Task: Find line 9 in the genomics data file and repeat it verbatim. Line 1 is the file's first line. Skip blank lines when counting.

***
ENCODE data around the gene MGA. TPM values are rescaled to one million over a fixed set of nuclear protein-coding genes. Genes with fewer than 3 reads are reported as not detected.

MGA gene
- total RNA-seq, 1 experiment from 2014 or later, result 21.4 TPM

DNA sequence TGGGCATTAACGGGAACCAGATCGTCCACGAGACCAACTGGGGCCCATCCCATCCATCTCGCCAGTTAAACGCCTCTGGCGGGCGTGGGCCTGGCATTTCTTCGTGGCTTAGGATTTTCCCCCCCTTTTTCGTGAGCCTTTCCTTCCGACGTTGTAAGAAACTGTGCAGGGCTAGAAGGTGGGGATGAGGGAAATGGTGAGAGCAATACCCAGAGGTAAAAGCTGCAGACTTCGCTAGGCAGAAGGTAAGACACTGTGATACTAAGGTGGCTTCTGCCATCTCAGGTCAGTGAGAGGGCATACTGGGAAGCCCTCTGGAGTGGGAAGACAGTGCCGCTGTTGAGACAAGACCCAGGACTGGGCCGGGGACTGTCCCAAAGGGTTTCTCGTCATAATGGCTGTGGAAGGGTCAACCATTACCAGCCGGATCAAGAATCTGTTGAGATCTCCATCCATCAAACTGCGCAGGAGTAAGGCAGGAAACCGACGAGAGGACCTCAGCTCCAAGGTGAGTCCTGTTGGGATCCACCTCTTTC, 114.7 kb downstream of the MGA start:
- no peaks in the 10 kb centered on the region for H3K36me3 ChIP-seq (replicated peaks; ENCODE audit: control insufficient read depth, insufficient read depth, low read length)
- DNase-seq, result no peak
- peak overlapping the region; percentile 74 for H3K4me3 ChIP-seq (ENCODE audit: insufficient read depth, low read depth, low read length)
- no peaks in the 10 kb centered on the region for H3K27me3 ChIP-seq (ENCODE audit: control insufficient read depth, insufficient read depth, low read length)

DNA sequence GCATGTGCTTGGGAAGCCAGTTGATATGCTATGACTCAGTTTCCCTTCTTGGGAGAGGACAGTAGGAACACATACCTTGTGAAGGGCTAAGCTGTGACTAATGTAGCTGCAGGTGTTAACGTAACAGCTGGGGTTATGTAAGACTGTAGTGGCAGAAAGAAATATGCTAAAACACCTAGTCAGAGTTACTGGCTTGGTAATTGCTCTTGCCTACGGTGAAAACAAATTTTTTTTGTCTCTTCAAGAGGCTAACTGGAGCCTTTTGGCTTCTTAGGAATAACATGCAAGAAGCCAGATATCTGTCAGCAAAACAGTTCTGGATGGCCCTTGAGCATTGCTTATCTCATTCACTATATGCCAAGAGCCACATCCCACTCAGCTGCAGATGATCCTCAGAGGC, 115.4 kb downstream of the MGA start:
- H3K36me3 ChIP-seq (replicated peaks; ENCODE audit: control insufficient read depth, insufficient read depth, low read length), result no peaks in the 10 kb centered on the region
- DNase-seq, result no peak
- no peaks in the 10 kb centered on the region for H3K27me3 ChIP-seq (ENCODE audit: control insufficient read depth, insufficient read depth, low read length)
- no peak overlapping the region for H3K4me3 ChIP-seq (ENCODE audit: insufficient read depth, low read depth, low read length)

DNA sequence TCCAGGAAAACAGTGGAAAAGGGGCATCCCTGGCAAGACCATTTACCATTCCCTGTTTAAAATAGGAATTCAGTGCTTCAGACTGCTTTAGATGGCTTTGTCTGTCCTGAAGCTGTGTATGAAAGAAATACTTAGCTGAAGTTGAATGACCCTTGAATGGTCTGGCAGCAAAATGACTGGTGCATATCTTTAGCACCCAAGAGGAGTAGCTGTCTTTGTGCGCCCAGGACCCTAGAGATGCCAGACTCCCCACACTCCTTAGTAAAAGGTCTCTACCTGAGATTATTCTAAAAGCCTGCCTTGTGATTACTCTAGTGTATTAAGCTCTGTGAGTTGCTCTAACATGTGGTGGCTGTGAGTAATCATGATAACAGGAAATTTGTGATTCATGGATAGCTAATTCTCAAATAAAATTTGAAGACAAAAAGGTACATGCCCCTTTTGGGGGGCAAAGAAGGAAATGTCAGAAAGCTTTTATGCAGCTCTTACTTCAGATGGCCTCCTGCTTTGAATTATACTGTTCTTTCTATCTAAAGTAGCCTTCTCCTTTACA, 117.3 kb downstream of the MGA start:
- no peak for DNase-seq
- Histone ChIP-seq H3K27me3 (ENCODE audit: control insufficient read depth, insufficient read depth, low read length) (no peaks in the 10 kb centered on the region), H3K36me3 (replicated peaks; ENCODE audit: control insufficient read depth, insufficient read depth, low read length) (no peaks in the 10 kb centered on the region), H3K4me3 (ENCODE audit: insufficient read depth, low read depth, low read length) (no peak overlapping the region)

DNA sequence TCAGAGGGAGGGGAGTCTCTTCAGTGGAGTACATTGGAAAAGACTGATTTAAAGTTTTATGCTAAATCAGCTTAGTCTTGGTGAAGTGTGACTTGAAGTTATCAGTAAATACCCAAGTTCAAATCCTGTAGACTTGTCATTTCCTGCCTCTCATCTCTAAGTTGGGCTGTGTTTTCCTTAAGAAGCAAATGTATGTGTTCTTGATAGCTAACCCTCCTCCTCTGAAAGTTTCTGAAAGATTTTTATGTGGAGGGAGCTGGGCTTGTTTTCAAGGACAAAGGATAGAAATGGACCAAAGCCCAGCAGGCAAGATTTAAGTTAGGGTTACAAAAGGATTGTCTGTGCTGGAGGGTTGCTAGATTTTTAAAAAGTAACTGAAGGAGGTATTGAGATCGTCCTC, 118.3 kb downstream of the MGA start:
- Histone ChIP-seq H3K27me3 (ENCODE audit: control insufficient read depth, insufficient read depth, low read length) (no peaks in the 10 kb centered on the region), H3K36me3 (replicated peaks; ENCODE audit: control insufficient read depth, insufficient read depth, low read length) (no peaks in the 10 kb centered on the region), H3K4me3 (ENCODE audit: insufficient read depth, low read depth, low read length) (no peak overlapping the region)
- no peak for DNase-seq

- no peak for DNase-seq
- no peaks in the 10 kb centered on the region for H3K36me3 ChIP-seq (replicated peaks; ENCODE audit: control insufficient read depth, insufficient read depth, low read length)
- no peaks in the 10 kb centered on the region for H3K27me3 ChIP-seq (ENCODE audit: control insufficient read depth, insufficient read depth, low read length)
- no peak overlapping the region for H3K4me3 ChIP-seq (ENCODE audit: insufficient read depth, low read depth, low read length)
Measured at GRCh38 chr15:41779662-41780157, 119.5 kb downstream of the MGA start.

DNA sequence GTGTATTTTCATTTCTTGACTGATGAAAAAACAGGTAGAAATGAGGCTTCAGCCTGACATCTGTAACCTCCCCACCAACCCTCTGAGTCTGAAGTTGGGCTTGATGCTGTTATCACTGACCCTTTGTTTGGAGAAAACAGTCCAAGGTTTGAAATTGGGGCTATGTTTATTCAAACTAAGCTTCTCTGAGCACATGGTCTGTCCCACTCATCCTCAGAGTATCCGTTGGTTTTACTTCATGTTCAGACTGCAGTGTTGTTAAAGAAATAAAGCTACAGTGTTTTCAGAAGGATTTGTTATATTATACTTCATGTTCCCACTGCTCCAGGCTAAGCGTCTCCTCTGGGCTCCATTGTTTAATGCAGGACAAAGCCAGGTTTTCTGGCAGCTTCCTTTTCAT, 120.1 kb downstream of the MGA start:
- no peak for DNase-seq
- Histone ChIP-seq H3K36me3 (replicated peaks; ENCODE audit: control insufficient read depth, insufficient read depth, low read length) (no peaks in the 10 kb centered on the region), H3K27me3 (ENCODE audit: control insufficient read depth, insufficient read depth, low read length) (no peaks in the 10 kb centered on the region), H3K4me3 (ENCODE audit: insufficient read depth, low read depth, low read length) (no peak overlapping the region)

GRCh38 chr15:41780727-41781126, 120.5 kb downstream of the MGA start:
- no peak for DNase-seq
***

DNA sequence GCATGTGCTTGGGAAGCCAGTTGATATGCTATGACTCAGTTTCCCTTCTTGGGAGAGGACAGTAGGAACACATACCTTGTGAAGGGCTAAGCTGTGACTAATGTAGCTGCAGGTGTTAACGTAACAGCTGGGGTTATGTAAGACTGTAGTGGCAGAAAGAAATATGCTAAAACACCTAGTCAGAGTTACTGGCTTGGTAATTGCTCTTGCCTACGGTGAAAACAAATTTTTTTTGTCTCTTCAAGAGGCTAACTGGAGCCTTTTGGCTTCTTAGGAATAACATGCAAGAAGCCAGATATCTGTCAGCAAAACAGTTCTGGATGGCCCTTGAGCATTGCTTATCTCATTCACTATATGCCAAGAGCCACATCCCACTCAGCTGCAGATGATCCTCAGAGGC, 115.4 kb downstream of the MGA start: